Wisconsin AG warns against ‘vigilante justice’ for online predators
MADISON, Wis. (WMTV) - Wisconsin’s Attorney General is warning the public against taking matters into their own hands against online predators.
Josh Kaul calls it ‘vigilante activity,’ and he’s concerned about the impact it has on public safety.
These so called ‘vigilante acts’ center around groups or individuals going into chat rooms and setting up their own stings; trying to catch online predators themselves.
This is legal, however Kaul is concerned about where some people draw the line.
“It’s traumatizing to a child, and it will traumatize you for the rest of your life,” Johnny Pretty, three-year member of Worldwide Predator Hunters said. “I was molested when I was younger. I think it makes me feel a lot better if we are getting these guys or females off the streets, where they’re not hurting a real child.”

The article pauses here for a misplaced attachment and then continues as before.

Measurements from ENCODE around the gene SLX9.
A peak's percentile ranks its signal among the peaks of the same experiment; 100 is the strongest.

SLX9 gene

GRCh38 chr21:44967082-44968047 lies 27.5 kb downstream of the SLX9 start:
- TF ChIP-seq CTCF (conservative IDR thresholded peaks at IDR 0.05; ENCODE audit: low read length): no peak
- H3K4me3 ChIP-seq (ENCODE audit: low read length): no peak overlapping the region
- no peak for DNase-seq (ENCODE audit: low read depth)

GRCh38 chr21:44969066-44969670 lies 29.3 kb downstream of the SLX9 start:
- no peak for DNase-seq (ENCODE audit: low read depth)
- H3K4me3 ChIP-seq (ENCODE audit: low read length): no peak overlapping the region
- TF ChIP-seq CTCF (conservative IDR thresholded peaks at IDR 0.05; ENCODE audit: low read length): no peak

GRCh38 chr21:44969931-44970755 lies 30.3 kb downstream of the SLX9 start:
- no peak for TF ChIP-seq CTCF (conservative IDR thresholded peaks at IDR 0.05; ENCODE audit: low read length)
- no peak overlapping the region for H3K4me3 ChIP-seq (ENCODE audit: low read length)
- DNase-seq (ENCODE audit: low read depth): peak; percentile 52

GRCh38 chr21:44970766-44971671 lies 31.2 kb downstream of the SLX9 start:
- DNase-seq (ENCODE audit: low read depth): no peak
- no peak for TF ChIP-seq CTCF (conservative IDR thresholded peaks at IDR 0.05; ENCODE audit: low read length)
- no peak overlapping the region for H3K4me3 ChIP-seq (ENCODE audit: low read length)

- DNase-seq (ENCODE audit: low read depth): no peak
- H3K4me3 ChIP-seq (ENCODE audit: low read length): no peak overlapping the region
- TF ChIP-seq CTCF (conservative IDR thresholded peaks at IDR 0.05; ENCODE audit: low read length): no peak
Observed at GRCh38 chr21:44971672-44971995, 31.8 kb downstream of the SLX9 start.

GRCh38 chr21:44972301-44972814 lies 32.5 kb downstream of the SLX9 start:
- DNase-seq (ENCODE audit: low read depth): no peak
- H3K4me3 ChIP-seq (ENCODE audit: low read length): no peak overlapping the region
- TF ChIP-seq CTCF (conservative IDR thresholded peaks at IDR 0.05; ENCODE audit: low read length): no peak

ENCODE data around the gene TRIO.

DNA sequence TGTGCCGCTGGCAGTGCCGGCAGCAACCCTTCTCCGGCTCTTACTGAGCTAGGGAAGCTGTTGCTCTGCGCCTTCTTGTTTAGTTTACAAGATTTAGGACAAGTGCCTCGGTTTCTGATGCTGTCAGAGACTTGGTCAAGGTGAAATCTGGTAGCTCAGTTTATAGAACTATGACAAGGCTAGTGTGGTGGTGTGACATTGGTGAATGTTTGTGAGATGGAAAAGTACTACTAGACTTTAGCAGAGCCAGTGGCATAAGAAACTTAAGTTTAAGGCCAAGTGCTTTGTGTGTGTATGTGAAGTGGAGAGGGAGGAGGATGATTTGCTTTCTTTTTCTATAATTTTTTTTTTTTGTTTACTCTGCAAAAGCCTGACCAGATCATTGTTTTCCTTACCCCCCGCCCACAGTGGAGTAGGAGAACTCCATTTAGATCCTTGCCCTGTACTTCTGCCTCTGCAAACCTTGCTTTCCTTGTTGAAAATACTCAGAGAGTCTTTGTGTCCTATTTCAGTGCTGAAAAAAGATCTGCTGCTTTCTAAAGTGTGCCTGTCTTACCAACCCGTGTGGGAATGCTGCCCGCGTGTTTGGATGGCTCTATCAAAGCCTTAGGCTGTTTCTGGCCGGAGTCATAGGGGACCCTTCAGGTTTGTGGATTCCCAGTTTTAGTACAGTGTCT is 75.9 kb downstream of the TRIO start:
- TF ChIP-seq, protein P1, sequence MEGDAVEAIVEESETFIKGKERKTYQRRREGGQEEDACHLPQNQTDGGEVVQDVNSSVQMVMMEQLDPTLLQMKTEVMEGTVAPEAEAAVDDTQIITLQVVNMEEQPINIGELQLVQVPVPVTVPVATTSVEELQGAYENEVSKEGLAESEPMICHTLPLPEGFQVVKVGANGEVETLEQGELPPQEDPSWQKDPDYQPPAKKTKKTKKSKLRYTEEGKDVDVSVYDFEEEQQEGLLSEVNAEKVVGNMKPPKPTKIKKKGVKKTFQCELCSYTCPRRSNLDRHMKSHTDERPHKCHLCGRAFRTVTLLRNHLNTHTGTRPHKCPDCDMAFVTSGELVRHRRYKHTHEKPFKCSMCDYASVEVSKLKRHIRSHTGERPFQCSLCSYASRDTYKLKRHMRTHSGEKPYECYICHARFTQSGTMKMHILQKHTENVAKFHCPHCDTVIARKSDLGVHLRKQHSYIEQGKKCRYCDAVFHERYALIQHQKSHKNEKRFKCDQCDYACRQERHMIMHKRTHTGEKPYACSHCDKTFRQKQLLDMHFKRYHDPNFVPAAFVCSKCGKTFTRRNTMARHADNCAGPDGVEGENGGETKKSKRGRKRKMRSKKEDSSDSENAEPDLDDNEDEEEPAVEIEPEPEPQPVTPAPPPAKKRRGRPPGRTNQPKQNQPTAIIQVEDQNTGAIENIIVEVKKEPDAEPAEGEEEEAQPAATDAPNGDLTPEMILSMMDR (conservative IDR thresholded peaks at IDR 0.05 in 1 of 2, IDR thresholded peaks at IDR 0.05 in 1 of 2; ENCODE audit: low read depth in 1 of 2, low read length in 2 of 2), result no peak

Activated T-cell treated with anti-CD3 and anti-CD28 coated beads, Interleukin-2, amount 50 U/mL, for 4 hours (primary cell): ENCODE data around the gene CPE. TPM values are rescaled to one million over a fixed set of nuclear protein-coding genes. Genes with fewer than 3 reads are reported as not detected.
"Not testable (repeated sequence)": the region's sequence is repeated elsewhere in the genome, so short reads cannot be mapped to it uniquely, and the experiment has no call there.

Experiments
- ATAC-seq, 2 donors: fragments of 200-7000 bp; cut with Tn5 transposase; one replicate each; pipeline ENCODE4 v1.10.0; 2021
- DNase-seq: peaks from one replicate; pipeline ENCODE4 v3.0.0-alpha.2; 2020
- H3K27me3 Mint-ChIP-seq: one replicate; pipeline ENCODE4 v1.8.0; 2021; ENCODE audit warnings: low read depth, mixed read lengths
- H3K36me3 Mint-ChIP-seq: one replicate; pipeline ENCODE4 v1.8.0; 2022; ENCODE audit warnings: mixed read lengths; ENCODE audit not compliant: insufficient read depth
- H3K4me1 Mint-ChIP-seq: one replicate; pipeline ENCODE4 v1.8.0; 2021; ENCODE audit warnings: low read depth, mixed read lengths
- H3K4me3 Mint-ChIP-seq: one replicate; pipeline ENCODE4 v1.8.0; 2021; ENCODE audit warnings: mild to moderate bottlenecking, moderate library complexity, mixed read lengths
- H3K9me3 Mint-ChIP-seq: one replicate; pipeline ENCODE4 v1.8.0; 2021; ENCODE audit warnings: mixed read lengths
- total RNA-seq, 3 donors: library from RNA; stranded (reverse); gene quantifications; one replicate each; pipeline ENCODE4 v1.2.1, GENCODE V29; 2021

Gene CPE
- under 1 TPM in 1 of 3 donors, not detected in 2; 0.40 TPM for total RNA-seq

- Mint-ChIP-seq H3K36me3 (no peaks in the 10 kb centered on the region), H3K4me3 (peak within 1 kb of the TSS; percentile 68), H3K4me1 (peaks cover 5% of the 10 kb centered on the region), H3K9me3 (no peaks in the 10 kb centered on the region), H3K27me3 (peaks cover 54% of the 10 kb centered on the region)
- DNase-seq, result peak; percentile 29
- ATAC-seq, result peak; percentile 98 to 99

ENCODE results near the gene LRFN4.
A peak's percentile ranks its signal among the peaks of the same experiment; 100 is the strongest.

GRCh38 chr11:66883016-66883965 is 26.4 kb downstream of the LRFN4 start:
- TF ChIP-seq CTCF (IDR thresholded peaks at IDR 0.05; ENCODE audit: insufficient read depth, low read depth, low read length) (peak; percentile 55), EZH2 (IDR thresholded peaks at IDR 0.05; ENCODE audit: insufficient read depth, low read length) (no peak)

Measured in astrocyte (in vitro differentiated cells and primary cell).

The nonprofit group focuses on finding and exposing child predators through online forums and social media apps. Members then turn those cases over to law enforcement agencies across the country.
“By contacting law enforcement people are able to make sure that appropriate le steps are taken, and arrests are made safely,” Wisc. Attorney General Josh Kaul said.
Kaul says though this is well-intentioned, he has concerns about some groups or individuals taking things too far.
“They could interfere with ongoing law enforcement investigations, because they could cause somebody who has committed crimes to switch online platforms,” Kaul said. “And they also put themselves and bystanders in danger if they’re trying to make arrests themselves.”
“I live with it on a daily basis,” Pretty said. “I don’t think a child should have to go through that. I will keep doing this until I die. So, we’re not going anywhere any time soon.”
There is currently a Worldwide Predator Hunters chapter in Rock County. According to Pretty, the entire organization has assisted law enforcement agencies across the country in making 40 suspect arrests and 30 convictions.
Again, the attorney general reminds the public these cases are best handled by local law enforcement.
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